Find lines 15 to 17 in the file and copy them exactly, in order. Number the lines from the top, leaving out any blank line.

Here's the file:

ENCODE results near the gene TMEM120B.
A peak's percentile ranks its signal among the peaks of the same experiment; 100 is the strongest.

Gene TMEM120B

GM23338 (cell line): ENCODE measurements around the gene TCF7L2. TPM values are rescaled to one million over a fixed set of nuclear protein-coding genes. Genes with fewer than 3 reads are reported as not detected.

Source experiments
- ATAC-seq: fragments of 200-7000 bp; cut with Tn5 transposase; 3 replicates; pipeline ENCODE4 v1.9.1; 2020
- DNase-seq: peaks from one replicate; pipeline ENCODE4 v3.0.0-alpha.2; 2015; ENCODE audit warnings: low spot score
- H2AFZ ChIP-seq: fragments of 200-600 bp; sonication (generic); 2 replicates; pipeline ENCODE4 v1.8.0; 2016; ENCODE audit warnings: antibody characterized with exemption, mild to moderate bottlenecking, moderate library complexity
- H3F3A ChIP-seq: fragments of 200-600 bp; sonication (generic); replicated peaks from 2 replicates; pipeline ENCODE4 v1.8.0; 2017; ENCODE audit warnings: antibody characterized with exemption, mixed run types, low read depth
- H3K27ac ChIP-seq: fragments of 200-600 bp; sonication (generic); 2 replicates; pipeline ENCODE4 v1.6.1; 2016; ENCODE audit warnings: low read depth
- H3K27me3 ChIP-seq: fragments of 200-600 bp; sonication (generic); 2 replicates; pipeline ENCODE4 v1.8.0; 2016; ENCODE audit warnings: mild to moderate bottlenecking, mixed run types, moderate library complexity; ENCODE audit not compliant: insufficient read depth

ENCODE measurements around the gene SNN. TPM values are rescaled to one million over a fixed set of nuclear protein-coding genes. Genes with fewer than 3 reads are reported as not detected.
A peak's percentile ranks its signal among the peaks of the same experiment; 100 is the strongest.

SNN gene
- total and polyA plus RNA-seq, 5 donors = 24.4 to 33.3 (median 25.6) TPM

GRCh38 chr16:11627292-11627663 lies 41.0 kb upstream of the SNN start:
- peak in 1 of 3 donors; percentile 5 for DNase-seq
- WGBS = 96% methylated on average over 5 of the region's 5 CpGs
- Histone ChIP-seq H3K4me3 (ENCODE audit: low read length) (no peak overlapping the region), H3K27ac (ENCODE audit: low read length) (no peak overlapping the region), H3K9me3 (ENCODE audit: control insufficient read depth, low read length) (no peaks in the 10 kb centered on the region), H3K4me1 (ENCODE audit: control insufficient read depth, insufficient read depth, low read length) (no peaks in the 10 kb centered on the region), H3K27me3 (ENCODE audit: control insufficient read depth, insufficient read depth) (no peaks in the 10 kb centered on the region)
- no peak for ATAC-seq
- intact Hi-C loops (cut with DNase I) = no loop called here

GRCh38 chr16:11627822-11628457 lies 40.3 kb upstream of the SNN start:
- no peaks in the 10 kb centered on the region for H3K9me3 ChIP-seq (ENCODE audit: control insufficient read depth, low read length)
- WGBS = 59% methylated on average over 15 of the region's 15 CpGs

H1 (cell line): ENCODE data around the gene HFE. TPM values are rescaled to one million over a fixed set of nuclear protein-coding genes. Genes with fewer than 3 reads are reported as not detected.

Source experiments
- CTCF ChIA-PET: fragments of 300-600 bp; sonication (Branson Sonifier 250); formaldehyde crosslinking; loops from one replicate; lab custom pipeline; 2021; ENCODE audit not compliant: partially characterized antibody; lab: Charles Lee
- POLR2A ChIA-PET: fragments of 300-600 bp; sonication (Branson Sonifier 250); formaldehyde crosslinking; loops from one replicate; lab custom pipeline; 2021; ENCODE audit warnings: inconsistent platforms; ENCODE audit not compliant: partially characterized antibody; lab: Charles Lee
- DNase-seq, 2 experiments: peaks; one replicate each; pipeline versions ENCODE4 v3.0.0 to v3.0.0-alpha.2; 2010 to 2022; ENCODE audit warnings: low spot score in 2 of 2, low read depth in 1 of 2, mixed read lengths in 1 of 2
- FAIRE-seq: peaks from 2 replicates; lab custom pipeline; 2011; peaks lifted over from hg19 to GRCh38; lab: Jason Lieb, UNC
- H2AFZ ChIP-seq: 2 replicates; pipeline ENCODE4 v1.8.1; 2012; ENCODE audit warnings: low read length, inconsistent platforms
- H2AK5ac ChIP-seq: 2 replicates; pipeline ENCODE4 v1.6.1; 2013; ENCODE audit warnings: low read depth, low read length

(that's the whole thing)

- total and polyA plus RNA-seq, 5 donors = 24.4 to 33.3 (median 25.6) TPM

GRCh38 chr16:11627292-11627663 lies 41.0 kb upstream of the SNN start:
- peak in 1 of 3 donors; percentile 5 for DNase-seq